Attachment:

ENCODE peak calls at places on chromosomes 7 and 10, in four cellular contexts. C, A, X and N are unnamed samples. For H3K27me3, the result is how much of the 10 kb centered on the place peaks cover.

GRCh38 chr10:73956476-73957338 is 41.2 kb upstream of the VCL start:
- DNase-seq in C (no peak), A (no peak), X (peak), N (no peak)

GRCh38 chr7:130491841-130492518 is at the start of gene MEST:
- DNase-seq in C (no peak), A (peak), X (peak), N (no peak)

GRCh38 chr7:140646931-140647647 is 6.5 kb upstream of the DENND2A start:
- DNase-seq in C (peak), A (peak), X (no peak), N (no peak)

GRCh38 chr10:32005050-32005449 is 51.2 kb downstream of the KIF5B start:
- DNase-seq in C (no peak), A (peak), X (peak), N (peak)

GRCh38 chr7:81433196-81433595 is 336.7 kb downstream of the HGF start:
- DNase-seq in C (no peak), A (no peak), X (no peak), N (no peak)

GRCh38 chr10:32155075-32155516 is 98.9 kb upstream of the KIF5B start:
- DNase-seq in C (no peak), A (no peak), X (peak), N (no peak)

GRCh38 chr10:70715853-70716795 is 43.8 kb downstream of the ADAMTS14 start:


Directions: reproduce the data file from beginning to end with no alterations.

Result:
ENCODE peak calls at places on chromosomes 7 and 10, in four cellular contexts. C, A, X and N are unnamed samples. For H3K27me3, the result is how much of the 10 kb centered on the place peaks cover.

GRCh38 chr10:73956476-73957338 is 41.2 kb upstream of the VCL start:
- DNase-seq in C (no peak), A (no peak), X (peak), N (no peak)

GRCh38 chr7:130491841-130492518 is at the start of gene MEST:
- DNase-seq in C (no peak), A (peak), X (peak), N (no peak)

GRCh38 chr7:140646931-140647647 is 6.5 kb upstream of the DENND2A start:
- DNase-seq in C (peak), A (peak), X (no peak), N (no peak)

GRCh38 chr10:32005050-32005449 is 51.2 kb downstream of the KIF5B start:
- DNase-seq in C (no peak), A (peak), X (peak), N (peak)

GRCh38 chr7:81433196-81433595 is 336.7 kb downstream of the HGF start:
- DNase-seq in C (no peak), A (no peak), X (no peak), N (no peak)

GRCh38 chr10:32155075-32155516 is 98.9 kb upstream of the KIF5B start:
- DNase-seq in C (no peak), A (no peak), X (peak), N (no peak)

GRCh38 chr10:70715853-70716795 is 43.8 kb downstream of the ADAMTS14 start: